Supreme Court Issues Long-Awaited Decision in Christopher v. SmithKline Beecham Corp.
The U.S. Supreme Court has issued a long-awaited decision in Christopher v. SmithKline Beecham Corp., holding in a 5-4 decision that pharmaceutical sales employees are exempt outside salespeople. The decision may be read here. The case is significant for several reasons.
The central issue in Christopher was whether the pharmaceutical sales representatives were actually involved in "sales." The U.S. Department of Labor in "friend of the court" briefs has taken the position in recent years that an employee is making a sale only where the employee is involved in the transfer of title to customers. Pharmaceutical reps are "only" obtaining informal commitments from doctors to prescribe certain drugs. The Court rejected the DOL's interpretation, finding it was not supported by the statute.
The decision also is significant in that it reminds employers that not every administrative decision will be supported by the courts. In a period where the National Labor Relations Board is scrutinizing social media policies, and the Equal Employment Opportunity Commission is attacking background checking procedures, it is worth remembering that these interpretations of federal agencies may not stand up to judicial scrutiny in the medium term. No employer wants to be the "test case," but employers should discuss this aspect of administrative guidance with counsel when formulating their compliance strategies. (Another example reported on last week is here.)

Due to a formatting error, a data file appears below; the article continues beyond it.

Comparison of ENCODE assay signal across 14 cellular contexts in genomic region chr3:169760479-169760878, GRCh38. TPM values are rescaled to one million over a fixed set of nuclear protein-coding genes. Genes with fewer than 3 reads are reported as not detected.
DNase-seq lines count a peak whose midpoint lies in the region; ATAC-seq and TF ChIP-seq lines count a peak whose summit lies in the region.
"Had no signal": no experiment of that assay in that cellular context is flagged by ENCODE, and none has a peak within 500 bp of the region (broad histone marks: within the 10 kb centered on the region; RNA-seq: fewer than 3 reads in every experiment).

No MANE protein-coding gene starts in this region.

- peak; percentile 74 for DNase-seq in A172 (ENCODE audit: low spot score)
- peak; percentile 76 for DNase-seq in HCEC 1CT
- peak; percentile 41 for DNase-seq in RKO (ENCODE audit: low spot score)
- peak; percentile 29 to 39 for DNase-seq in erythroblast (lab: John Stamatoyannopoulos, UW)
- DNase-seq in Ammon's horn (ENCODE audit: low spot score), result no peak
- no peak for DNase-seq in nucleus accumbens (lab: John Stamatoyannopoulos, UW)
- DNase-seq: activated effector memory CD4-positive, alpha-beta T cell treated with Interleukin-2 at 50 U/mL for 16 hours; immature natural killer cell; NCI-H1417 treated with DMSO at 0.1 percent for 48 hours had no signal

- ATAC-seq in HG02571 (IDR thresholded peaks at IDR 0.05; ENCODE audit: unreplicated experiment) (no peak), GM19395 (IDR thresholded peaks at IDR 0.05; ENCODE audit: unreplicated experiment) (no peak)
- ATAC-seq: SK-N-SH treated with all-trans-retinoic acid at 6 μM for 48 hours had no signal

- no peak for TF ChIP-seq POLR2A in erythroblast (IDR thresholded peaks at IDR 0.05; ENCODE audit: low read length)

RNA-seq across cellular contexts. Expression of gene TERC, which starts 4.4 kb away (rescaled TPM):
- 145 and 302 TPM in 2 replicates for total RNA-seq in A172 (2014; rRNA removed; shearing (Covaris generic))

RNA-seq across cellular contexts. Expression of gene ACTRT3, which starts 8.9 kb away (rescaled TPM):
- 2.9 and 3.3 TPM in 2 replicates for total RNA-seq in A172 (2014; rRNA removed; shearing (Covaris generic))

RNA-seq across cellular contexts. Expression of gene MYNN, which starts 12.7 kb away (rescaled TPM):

Along the same lines, this decision confirms that courts will not necessarily defer to agency changes in established enforcement positions without the agency going through the required rule-making process. Indeed, the majority held that the DOL's new interpretation offered for the first time in an amicus brief created an "unfair surprise" for the pharmaceutical industry, which had not been given notice or a chance to comment on the new interpretation through the rule-making process.
Finally, both the closeness of the decision and the fact that the dispute arose from the DOL taking a more aggressive position with the change in administration in 2009 emphasize the significance of the upcoming Presidential election for how these issues are likely to play out in the next few years.
Any business relying on the outside sales exemption (or considering doing so) should review this decision with counsel to ensure compliance.